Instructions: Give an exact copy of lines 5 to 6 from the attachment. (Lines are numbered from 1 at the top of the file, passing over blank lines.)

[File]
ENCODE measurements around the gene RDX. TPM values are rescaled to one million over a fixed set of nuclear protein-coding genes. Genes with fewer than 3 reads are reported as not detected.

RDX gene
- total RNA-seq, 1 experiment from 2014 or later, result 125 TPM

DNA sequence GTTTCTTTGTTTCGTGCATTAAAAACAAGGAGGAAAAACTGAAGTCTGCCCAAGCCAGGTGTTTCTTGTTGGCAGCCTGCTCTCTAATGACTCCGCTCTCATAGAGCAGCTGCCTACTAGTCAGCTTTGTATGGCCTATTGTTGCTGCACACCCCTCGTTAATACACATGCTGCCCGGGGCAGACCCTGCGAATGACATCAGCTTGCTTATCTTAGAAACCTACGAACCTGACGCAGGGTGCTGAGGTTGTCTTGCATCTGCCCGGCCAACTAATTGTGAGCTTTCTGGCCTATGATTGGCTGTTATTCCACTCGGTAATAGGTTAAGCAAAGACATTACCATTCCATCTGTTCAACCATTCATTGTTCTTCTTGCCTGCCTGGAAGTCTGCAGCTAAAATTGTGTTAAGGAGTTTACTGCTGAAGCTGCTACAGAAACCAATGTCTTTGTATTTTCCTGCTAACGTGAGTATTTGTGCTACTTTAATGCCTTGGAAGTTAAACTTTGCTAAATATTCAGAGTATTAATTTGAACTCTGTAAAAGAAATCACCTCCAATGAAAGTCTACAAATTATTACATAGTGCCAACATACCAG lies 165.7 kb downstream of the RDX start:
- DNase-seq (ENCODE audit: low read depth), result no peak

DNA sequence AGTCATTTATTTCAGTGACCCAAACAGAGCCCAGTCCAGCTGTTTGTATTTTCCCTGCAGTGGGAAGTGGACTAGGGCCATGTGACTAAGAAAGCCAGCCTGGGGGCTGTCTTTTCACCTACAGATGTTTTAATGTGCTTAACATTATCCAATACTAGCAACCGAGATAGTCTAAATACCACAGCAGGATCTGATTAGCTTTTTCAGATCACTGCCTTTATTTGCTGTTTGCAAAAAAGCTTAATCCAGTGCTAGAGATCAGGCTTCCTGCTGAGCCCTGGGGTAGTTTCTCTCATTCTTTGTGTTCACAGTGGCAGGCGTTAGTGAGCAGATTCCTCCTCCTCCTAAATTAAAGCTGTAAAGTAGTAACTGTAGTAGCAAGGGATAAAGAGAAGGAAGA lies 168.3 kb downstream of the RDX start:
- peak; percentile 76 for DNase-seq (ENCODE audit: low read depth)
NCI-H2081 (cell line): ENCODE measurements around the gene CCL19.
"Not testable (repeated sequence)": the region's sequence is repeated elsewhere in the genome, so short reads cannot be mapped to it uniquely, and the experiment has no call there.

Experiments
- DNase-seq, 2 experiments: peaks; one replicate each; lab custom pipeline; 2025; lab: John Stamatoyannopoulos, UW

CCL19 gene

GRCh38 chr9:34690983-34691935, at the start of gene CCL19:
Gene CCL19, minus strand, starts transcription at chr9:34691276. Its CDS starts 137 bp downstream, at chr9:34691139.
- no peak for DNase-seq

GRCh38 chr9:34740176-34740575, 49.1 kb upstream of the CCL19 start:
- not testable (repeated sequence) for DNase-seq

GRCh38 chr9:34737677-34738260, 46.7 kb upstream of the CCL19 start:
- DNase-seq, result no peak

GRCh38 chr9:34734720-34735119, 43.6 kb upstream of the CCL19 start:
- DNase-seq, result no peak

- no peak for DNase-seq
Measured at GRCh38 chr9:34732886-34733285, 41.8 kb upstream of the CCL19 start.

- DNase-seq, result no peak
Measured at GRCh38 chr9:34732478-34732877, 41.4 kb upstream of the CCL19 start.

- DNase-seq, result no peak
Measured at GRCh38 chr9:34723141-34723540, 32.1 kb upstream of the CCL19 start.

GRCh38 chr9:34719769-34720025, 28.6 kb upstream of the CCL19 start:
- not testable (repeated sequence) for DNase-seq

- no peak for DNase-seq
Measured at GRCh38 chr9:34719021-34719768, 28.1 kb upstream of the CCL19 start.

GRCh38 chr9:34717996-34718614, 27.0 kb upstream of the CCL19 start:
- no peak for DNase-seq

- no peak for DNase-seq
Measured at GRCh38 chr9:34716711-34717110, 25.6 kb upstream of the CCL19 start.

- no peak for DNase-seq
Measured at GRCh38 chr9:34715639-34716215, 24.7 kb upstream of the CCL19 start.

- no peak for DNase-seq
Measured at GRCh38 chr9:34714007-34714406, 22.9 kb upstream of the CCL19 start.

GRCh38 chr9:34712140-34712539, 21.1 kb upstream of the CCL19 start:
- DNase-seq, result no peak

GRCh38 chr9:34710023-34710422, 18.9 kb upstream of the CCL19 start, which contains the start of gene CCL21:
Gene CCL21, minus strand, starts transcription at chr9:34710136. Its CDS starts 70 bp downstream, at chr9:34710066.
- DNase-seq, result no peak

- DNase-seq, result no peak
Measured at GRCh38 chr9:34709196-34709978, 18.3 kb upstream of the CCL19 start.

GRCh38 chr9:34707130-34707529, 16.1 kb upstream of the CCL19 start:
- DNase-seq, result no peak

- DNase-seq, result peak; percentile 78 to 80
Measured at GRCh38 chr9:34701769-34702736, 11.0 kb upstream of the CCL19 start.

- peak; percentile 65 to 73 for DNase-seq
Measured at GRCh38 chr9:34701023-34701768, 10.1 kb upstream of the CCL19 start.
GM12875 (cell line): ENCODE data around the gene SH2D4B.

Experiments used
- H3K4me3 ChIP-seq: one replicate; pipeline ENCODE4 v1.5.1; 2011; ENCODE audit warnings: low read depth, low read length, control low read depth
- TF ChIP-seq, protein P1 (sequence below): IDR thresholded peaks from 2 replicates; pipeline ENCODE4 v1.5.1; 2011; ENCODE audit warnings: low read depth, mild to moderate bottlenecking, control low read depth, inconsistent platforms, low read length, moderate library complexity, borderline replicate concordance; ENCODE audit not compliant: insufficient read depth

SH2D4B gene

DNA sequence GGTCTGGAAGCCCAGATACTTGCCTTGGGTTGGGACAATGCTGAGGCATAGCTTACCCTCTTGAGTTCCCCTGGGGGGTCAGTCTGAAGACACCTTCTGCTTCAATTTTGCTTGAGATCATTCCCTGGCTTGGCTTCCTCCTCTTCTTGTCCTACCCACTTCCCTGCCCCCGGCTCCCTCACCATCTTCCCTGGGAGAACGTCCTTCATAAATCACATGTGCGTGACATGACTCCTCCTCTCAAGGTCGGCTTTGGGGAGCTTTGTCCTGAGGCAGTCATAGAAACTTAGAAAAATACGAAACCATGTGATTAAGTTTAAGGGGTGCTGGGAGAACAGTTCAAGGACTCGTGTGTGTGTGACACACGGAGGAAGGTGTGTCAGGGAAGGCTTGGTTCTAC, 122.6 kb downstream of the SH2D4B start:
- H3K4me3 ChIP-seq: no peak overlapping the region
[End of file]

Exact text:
- DNase-seq (ENCODE audit: low read depth), result no peak

DNA sequence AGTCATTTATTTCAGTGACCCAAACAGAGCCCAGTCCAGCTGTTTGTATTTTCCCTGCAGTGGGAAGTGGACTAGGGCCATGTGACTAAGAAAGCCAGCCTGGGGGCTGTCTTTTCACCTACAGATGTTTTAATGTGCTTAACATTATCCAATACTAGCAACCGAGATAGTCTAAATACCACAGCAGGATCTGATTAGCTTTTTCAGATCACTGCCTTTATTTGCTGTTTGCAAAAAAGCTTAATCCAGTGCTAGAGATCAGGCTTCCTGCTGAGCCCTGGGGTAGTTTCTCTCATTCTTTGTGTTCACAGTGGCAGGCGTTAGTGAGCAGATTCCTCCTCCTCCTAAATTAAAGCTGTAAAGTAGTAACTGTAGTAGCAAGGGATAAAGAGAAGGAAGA lies 168.3 kb downstream of the RDX start: